Soon, Your Real Estate Agent Could Be Paying You!

Real Estate Agent with Keller Williams Realty - East Monmouth

It's illegal right now in New Jersey, but pending legislation would allow real estate brokers to pay clients a portion of their commissions at the close of a deal.

New Jersey is one of just 11 states that don't allow the incentive, said Sen. Nicholas P. Scutari (D-Union), one of the bill's sponsors. It would be up to the individual real estate agent to decide whether to pay the client and how much.

"We're trying to help the real estate market and to allow real estate agents and brokers to make deals happen," Scutari said.

The bill (S139/A373) cleared the Senate Commerce Committee. It has passed the Assembly and now goes to the full Senate for consideration.

Senator Scutari's comments don't address the fact that the bill would only allow real estate brokers, not most real estate agents, to make rebate offers.  It is not clear if the intent is to allow an individual real estate agent to offer rebates with the permission of his/her broker of record.

There are many consumer rebate real estate firms across the country.  They are typically not full-service real estate agencies, but offer the rebate to home buyers who are willing to do the home search and view properties on their own, making their own appointments and arranging for access, etc.  The real estate agent provides assistance in submitting the offer, answering questions via phone or email and coordinating the closing.

Many first-time home buyers need lots of guidance and people relocating to a new city often want an agent with keen market knowledge of local schools and neighborhoods. But proponents believe a large number of people will embrace a firm offering limited service because it comes with a big rebate. 

What do you think?  Would an incentive like this appeal to you as an option on a menu of services offered?  Would you engage a real estate firm that was not "hands-on" or available to provide real estate expertise face-to-face? 

Susan McLaughlin

New Jersey Real Estate,Jersey Shore real estate,Red Bank real estate,Rumson real estate,rumson homes for sale,red bank for sale,fair haven for sale

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Daniel Bennison
Reece & Nichols Mission Hills - Prairie Village, KS

I think it creates too much oppurtunity for fraud. I think the status quo is fine for now.

Dec 18, 2009 02:36 PM #1
Guy Thomas
WR Starkey Mortgage - Colorado Springs, CO

I think the $8000.00 rebate stimulated Real Estate sales which leads me to believe that if a buyer could get money back, they would be more likely to go for it.

Dec 18, 2009 02:42 PM #2
Mary Jo Quay
Remax Results - Edina, MN

There are firms that offer 20-30% rebate.  One firm has the client find the home through open houses, or asking the listing agent to show them a property and then they write it up.  The advantage to the buyer is that the firm collects commission and rebates to the client. There is a company, "Almost Free Realty," that lists a home at no cost with the stipulation that the seller become a buyer when their home is sold.  If the seller never becomes a buyer the company has to change their name to "Almost Broke Realty."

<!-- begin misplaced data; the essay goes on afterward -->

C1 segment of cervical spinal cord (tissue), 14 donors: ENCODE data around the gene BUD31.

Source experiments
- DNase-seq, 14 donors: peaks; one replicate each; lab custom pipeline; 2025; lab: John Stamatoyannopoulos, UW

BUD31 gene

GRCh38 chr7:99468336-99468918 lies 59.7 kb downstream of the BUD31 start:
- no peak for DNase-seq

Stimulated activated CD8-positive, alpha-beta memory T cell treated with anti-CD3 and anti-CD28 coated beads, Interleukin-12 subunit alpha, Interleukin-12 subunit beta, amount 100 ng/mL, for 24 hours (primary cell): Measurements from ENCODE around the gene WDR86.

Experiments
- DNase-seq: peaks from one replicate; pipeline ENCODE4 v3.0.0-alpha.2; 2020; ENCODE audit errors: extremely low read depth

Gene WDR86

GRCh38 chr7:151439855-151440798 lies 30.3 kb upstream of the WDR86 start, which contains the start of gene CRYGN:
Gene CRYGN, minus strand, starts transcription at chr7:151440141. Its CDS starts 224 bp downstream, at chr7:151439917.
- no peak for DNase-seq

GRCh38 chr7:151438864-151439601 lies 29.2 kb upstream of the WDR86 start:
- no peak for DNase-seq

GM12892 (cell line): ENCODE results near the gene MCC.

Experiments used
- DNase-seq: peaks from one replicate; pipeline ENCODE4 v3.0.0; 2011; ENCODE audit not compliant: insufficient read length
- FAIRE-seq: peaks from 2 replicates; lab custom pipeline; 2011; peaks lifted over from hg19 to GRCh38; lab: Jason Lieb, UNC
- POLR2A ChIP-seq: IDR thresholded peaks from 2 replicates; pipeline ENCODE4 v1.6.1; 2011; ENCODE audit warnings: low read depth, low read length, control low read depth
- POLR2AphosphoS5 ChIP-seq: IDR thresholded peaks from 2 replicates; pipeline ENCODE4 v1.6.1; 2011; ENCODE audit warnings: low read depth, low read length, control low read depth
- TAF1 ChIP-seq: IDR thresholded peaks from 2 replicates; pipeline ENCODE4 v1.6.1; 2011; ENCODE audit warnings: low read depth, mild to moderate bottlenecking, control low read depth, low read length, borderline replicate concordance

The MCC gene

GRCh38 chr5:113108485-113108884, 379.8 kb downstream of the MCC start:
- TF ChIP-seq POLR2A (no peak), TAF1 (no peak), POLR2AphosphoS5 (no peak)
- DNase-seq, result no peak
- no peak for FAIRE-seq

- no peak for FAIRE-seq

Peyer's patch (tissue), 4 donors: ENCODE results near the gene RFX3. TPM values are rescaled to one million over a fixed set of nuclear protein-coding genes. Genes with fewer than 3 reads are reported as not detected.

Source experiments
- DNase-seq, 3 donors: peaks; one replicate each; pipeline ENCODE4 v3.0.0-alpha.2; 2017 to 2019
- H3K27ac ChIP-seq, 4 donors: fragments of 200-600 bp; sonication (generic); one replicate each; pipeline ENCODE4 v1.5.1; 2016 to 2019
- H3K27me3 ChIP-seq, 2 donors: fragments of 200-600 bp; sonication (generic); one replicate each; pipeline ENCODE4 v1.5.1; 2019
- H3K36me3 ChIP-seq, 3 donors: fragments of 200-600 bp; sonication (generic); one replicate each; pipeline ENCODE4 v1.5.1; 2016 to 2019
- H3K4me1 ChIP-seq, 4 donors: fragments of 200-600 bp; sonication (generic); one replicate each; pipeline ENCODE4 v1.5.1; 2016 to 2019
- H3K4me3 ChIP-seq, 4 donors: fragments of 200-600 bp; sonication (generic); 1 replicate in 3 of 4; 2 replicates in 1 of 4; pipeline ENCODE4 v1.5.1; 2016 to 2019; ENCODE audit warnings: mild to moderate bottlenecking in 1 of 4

Costco has a travel club with discounts, auto club, and real estate club with preferred agents who give back rebates.

Most people think that real estate agents are paid far too much. After being run around by several buyers this year who wanted to see over 50 homes, I recently went over a few buyer's presentations.  They all position the agent as their personal hamster that will spin wheels to find 'the perfect dream home.'   So, how do we really want to educate our clients?  By telling them we will mindlessly taxi them around to 30-50 homes, and list a home for any price the seller 'needs?'  Is our value in how much we rebate, or in how much skill and experience we bring to a transaction? 

Dec 18, 2009 02:45 PM #3
Susan McLaughlin
Keller Williams Realty - East Monmouth - Red Bank, NJ
Monmouth County Real Estate

That's very interesting about Costco partnering with real estate agents who give discounts.  I, too, have been "the personal hamster" running around for buyers who never end up buying.  Deciding who to work with is a skill learned the hard way for most of us.

I agree with your points.  I don't know how to give less to a buyer than I do now and value my time and expertise too much to reduce my commission by a big percentage.  I wonder how agents feel about this in areas where it is prevalent. 


Dec 18, 2009 02:58 PM #4
Dan Tabit
Northstone Real Estate Inc. - Sammamish, WA

We have commission rebate companies in Washington and for the most part, I'm not a fan.  A large number of small shops opened up with this model only to fail.  Some large ones are surviving by claiming full service without full commissions and frankly they don't deliver and they make true full service agents look bad. 

For the consumer, I don't think they work out well.  Most of the ones I've seen have a very poor record of success in getting their listings sold.  The client has too much input, which they want because they think what we do is easy.  After being on the market for 6 months the listings expire and they value has decreased. 

Dec 18, 2009 06:40 PM #5
Jamie Stimpson
Keller Williams West Monmouth - Freehold, NJ

Just  a thought, how many of us ask our car salespeople, Lawyer's, and Doctors how much of the fee they will give us back for using their services.The more they open up our industry to what in all other 's would be considered  an" under the table" transaction the worse we look.

Jun 11, 2010 01:33 PM #6
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Susan McLaughlin

Monmouth County Real Estate
Call me anytime to discuss your plans
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